Prison Songs follows inmates of Darwin’s Berrimah Prison telling tales of their lives through song. Gripping, brutally honest, and often humorous, Kelrick Martin’s documentary humanises the numbers of indigenous over-representation in Australian jails.
The first Australian musical-documentary, Prison Songs is uniquely comprised of personal interviews with Berrimah inmates, leading into video-clip style songs of them performing their stories. Despite the use of award-winning songwriters to aid in their portrayal, Martin believed it was extremely important to have the inmates perform their own stories.
“It allows discriminating people to actually hear a person, a human being, than rather a statistic,” Martin said.
The choice to utilise music instead of a two-dimensional style of documentary telling allows for a greater audience connection with the tales of inmates.
“When people hear someone sing their story as opposed to hear that story in an interview, it allows people to connect with that person in a much more unique way.”
To Martin’s acclaim, the film showcases the multiplicities of personalities and emotions implicit in the indigenous incarceration experience. By de-constructing statistics through personal songs, the characters, aspirations and personalities of inmates shine through.
Max, 27, comes from a privileged upbringing whose incarceration following armed robbery symbolises a deviation from his path. Rapping about existing “somewhere in the middle” of black and white, Dale 27, conceptualises a sense of indigenous identity crisis. Whilst, Phil, 53 is a humorous character, paints prison as a haven, a “Berrimah Hilton” that saves him from a crippling heroin addiction.
The mix of humour, among stories of struggle, allows Prison Songs to represent incarceration as a microcosm of broader human life.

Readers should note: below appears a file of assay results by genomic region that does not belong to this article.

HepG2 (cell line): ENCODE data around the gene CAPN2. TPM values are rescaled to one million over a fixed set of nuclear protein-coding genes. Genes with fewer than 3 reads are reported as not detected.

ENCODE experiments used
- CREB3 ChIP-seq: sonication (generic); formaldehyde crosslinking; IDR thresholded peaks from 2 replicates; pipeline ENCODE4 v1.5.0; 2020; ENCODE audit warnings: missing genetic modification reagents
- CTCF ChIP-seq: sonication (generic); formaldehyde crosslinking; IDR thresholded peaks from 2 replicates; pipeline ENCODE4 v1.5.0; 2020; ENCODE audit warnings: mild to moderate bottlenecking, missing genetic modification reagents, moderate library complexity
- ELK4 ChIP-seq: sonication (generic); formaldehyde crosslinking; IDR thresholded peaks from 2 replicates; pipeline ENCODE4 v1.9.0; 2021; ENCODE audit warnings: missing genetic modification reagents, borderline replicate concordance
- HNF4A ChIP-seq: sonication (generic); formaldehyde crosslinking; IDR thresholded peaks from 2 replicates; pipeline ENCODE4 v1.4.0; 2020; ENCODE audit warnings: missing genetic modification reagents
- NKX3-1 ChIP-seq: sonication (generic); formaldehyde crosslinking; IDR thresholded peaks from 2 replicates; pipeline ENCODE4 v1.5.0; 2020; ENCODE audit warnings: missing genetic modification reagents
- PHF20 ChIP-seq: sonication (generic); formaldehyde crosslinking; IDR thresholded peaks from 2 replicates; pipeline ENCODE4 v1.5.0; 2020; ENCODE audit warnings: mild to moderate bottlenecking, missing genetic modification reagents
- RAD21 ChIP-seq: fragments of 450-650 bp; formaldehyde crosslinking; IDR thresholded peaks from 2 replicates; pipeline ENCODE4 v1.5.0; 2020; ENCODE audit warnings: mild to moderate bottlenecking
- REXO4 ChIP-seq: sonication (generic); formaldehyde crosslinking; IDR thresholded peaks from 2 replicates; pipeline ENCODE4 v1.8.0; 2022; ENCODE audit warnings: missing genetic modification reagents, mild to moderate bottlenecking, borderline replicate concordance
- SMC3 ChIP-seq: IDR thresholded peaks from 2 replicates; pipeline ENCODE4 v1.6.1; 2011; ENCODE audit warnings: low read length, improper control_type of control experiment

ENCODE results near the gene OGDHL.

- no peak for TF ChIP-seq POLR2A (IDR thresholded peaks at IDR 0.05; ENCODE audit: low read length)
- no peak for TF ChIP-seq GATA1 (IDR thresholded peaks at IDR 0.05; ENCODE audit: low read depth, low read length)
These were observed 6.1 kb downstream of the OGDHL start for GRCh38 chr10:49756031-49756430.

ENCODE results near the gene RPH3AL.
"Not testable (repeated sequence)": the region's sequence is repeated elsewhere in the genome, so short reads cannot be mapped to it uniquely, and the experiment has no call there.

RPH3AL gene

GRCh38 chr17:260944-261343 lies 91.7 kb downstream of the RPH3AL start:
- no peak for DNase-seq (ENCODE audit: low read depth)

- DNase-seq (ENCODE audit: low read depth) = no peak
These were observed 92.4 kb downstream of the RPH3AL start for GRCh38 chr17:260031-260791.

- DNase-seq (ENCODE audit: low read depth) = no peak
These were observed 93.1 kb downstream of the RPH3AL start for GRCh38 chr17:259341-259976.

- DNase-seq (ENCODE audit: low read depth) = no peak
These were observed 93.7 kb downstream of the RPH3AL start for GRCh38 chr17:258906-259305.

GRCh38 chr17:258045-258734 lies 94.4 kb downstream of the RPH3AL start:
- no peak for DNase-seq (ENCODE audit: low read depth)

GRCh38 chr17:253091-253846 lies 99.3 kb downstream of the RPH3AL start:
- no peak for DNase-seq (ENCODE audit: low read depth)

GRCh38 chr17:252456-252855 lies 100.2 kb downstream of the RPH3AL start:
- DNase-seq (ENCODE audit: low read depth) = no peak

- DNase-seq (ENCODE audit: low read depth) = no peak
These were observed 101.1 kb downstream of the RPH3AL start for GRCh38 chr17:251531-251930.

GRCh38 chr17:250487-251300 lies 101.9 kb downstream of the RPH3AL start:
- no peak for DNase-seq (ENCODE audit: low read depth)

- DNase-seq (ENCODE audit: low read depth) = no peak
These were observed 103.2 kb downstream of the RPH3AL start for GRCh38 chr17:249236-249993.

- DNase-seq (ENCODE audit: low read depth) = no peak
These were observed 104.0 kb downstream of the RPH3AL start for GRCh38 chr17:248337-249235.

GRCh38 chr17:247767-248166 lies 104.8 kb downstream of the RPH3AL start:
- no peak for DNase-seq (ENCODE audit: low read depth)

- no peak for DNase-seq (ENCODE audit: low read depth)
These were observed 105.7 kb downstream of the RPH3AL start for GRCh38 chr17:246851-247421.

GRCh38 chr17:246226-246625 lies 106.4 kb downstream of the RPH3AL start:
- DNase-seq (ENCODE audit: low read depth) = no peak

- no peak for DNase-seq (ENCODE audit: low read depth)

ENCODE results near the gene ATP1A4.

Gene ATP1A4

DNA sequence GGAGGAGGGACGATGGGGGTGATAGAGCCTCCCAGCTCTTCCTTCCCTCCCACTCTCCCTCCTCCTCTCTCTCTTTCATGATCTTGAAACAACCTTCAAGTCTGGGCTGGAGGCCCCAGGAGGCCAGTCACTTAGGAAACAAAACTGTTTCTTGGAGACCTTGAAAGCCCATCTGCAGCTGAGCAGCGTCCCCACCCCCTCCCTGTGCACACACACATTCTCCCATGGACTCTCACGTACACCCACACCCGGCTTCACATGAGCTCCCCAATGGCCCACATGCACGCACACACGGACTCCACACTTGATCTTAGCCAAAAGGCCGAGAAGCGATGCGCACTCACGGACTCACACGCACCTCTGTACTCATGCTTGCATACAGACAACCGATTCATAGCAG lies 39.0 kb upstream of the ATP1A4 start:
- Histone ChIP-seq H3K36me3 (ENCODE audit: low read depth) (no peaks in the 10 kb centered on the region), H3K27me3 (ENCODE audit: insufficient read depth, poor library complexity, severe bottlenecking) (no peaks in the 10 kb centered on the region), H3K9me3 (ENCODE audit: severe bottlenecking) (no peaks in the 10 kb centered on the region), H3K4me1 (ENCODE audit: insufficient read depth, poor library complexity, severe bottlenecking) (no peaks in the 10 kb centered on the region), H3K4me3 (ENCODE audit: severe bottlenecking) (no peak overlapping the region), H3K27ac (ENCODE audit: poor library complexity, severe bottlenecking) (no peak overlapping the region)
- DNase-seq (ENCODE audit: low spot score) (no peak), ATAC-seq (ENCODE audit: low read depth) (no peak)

Martin said: “It’s all about ups and downs, and light and shade. That’s how you allow yourself to connect to someone when you can see them going through those emotions.”
The prison itself is quite a melting pot, bringing together urbanised and traditional indigenous experiences.
“Berrimah brought a real blend of people who were that real urbanised indigenous population weighted with people who spoke English as their first, second or third language in their community who had a completely different cultural practices and relationships,” Martin said.
In the Northern Territory, where Prison Songs is set, 86 per cent of the prisoners are indigenous Australians. Nationwide, although making up less than three per cent of the population, imprisonment rates are 12 times more than the wider population. These figures are worse for juvenile detention rates, with young indigenous people 24 times more likely to be in detention.
Martin said that this incredibly important issue is not merely a matter of “do a crime, do the time.”
“There are social barriers that have built up and hurdles that are wavered against indigenous people that are leaving them susceptible to be put into jail and inviting them into this endless cycle of incarceration.”
The single-minded approach of building more prisons once one is full, Martin said, should focus on a more concerted effort to address the underlying issues contributing to indigenous incarceration.
“Because once it happens, it’s often like a one-way road for a lot of these people.”
“I think most Australians know it’s a problem, they know the statistics are bad, but they just can’t connect to the issue.”
The main aim of the film, according to Martin, is to get behind the overwhelming statistics and create something mainstream audiences could watch, and through song, they could connect to.
“The fact that at the end of the day is they are human beings. First Australians, with thousands of years of social and cultural connection to this country,” Martin said.
“Human beings, just like they are.”
Prison Songs offers a ground-breaking snippet at an important issue more Australian should be talking about, and is a must-see film.
Luckily, for those who missed Prison Songs at RTRFM’s Gimme Some Truth music documentary festival, it airs tonight on SBS at 11pm and will be available on SBS on Demand thereafter.
4.5 out of 5 Stars